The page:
Hall v. Florida
|Hall v. Florida|
|Argued March 3, 2014|
Decided May 27, 2014
|Full case name||Freddie Lee Hall, Petitioner v. Florida|
|Citations||572 U.S. ___ (more)|
|A Florida law allowing the execution of borderline mentally handicapped individuals violated the Eighth Amendment's prohibition of cruel and unusual punishments.|
|Majority||Kennedy, joined by Ginsburg, Breyer, Sotomayor, Kagan|
|Dissent||Alito, joined by Roberts, Scalia, Thomas|
Hall v. Florida, 572 U.S. ___ (2014), was a United States Supreme Court case in which the Court held that a bright-line IQ threshold requirement for determining whether someone has an intellectual disability (formerly mental retardation) is unconstitutional in deciding whether they are eligible for the death penalty.
The case fleshed out standards first announced by the Court in Atkins v. Virginia, which left the determination of what constitutes intellectual disability to the states. In Atkins, the Court held that people are intellectually disabled and thus ineligible for the death penalty if these three conditions are met: 1.) “subaverage intellectual functioning,” meaning low I.Q. scores; 2.) a lack of fundamental social and practical skills; and 3.) the presence of both conditions before age 18. The Atkins court stated I.Q. scores under “approximately 70” typically indicate disability, but the court let the states determine who is mentally disabled and thus cannot be executed.
In Hall the Court narrowed the discretion under which U.S. states can designate an individual convicted of murder as too intellectually incapacitated to be executed. The Court prohibited states in borderline cases from relying only on intelligence test scores to determine whether a death row inmate is eligible to be executed. States must look beyond IQ scores when inmate tests are in the range of 70 to 75. IQ tests have a margin of error, and those inmates whose scores fall within the margin must be allowed to present other evidence of mental disability. The Court further held that the states may not use a "rigid rule" that denies leniency to defendants with severe mental disabilities simply because they score above 70 on an IQ test. Hall had scored a 71 instead of 70 on an I.Q. test. Justice Anthony M. Kennedy wrote for the majority that this "rigid rule, the court now holds, creates an unacceptable risk that persons with an intellectual disability will be executed, and thus is unconstitutional." If an individual claiming intellectual incapacity has an IQ score that falls somewhere between 70 and 75, then that individual’s lawyers must be allowed to offer additional clinical evidence of intellectual deficit, including, most importantly, the inability to learn basic skills and adapt to changing circumstances.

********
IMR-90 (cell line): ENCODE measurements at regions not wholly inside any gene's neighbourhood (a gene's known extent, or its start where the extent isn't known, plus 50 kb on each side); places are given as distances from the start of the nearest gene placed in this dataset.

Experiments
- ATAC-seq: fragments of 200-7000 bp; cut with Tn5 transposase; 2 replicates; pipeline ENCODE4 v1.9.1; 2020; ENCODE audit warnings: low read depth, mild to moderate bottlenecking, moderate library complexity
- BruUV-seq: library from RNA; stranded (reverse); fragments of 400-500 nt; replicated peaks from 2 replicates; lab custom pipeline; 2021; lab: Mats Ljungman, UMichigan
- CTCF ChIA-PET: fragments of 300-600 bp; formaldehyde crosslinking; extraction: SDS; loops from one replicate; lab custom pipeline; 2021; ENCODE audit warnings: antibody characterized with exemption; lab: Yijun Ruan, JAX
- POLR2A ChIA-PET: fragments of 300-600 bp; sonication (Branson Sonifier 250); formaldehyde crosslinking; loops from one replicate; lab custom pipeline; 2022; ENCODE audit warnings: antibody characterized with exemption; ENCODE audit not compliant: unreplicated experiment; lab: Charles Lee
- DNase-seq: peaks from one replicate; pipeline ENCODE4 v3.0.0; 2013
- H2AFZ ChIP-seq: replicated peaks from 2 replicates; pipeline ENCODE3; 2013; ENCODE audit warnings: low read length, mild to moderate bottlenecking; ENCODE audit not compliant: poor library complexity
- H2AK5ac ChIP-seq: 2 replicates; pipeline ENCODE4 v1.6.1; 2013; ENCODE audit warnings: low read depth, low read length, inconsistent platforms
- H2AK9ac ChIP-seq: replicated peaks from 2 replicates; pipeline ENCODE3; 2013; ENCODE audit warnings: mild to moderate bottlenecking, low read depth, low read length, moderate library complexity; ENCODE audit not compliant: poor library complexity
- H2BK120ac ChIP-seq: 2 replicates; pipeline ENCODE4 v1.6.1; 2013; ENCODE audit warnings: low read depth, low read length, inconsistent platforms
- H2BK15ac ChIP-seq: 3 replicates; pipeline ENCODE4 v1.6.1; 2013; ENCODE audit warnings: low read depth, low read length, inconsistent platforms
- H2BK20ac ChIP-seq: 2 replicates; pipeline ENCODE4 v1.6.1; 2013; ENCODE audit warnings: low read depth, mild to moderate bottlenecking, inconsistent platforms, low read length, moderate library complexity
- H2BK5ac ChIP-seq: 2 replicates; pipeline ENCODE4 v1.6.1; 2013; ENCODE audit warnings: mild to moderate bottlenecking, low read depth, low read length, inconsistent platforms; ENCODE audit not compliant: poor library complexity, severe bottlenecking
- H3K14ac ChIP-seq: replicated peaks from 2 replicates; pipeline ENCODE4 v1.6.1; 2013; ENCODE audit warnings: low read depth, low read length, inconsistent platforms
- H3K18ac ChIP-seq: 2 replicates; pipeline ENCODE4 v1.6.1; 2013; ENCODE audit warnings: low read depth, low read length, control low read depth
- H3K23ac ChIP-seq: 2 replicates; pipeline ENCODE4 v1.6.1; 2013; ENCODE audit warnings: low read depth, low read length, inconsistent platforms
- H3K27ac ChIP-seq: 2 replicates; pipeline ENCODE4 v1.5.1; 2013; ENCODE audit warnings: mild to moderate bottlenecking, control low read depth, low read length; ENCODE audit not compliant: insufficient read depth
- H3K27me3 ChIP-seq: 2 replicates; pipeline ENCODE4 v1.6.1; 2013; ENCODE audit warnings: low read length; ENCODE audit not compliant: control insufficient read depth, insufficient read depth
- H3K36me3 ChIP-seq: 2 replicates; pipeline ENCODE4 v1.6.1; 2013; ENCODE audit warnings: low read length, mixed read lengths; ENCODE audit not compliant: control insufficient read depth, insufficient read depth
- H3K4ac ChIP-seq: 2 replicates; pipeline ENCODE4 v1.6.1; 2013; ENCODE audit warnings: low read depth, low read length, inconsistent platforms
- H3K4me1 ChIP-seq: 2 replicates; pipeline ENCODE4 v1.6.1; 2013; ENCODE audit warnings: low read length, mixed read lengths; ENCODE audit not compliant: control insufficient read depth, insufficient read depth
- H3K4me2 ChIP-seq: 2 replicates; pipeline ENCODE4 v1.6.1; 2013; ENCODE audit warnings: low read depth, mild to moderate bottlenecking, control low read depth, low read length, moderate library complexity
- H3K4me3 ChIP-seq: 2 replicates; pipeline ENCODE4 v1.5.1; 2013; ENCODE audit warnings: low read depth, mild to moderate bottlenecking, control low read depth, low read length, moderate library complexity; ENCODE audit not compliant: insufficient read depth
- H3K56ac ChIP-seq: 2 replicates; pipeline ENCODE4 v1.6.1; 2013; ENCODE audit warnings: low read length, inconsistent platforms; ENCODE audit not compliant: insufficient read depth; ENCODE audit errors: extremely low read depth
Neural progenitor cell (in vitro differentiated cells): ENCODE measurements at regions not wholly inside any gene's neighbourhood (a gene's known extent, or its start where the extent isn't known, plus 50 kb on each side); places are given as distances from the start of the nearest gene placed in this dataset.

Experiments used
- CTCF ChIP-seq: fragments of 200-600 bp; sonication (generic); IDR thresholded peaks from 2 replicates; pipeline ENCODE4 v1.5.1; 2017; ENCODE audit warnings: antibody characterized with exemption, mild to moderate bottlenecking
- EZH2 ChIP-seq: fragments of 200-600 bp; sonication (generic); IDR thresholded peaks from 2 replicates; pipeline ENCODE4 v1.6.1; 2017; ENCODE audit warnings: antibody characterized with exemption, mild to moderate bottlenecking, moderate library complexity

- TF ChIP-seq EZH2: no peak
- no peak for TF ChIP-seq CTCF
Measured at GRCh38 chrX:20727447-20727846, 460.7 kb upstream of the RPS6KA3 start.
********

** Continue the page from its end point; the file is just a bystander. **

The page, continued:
The court also adopted the term "intellectually disabled" to replace "mentally retarded," which had been used in prior opinions. Intellectual disability is a condition characterized by significant limitations in both intellectual functioning and in adaptive behavior, which covers many everyday social and practical skills, and originates before the age of 18, according to the American Association on Intellectual and Developmental Disabilities, and the term is preferred by the medical profession.
- "Hall v. Florida (docket number 12-10882)". SCOTUSblog. 27 May 2014. Retrieved 29 May 2014.
- Liptak, Adam (27 May 2014). "Court Extends Curbs on the Death Penalty in a Florida Ruling". The New York Times. Retrieved 29 May 2014.
- Denniston, Lyle (27 May 2014). "Opinion analysis: A new limit on the death penalty". SCOTUSblog. Retrieved 29 May 2014.
- Sherman, Mark. "High court rules for death-row inmates with low IQ". Associated Press. The Kansas City Star. Retrieved 29 May 2014.
- Savage, David (27 May 2014). "Supreme Court says IQ cannot determine mental fitness in capital cases". The Los Angeles Times. Retrieved 29 May 2014.
- Bravin, Jess (27 May 2014). "High Court Rejects Florida's IQ Standard for Death Penalty". The Wall Street Journal. Retrieved 29 May 2014.